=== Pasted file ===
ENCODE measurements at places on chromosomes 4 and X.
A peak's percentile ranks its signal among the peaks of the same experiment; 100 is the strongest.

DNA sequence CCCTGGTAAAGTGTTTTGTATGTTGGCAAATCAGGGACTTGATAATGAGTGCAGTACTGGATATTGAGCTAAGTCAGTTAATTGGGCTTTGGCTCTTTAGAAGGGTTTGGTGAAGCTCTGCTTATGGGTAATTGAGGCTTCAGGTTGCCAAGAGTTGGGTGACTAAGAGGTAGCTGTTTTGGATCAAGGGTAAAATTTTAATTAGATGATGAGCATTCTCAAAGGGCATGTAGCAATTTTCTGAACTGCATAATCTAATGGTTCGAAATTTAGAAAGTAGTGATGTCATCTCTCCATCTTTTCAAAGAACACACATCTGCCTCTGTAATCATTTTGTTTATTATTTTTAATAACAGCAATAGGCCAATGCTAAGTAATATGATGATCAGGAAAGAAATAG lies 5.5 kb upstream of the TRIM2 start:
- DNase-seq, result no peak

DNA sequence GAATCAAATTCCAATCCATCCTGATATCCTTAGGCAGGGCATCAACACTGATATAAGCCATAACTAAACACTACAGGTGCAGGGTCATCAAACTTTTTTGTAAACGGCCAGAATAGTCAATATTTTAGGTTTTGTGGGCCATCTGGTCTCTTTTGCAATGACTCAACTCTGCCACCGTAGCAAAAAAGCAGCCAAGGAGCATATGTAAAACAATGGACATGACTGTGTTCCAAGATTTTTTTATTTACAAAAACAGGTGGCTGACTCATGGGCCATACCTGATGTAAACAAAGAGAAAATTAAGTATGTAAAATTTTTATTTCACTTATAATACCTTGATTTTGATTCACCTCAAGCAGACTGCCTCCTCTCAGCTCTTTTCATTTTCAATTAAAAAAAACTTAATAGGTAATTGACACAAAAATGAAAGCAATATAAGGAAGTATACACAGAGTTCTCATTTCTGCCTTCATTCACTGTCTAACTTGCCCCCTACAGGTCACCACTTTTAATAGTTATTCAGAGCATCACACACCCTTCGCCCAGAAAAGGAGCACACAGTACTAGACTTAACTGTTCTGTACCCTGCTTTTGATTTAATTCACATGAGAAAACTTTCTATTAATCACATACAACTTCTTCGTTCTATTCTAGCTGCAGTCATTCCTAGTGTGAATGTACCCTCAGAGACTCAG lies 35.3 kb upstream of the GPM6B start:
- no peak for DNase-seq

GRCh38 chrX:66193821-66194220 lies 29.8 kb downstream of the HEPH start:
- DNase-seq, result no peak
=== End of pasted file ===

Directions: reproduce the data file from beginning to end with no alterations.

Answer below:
ENCODE measurements at places on chromosomes 4 and X.
A peak's percentile ranks its signal among the peaks of the same experiment; 100 is the strongest.

DNA sequence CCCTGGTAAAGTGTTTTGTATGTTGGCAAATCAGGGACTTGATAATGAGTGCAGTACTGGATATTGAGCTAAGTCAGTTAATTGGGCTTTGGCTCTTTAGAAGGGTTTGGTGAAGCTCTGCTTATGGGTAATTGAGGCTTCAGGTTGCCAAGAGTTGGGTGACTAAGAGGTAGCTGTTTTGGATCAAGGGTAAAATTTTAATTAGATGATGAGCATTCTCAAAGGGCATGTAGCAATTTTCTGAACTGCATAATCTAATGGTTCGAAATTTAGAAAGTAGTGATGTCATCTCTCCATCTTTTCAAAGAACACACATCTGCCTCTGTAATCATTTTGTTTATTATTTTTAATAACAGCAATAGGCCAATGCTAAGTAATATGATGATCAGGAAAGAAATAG lies 5.5 kb upstream of the TRIM2 start:
- DNase-seq, result no peak

DNA sequence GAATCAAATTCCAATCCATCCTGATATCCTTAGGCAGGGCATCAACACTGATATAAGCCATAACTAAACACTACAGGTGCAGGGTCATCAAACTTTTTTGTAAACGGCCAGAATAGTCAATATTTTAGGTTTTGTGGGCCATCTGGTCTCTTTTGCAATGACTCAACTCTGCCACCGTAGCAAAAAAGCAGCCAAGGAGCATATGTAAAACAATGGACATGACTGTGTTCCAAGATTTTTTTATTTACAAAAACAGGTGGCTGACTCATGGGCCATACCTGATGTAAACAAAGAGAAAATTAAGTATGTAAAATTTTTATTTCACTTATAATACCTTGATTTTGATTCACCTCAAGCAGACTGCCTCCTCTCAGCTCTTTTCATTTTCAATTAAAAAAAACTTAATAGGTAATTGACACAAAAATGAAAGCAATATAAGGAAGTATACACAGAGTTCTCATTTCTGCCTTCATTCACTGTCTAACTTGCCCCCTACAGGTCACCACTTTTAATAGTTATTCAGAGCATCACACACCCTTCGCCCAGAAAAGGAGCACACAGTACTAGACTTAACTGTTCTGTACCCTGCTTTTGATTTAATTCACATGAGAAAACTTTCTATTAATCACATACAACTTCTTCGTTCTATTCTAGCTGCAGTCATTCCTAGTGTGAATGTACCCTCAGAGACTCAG lies 35.3 kb upstream of the GPM6B start:
- no peak for DNase-seq

GRCh38 chrX:66193821-66194220 lies 29.8 kb downstream of the HEPH start:
- DNase-seq, result no peak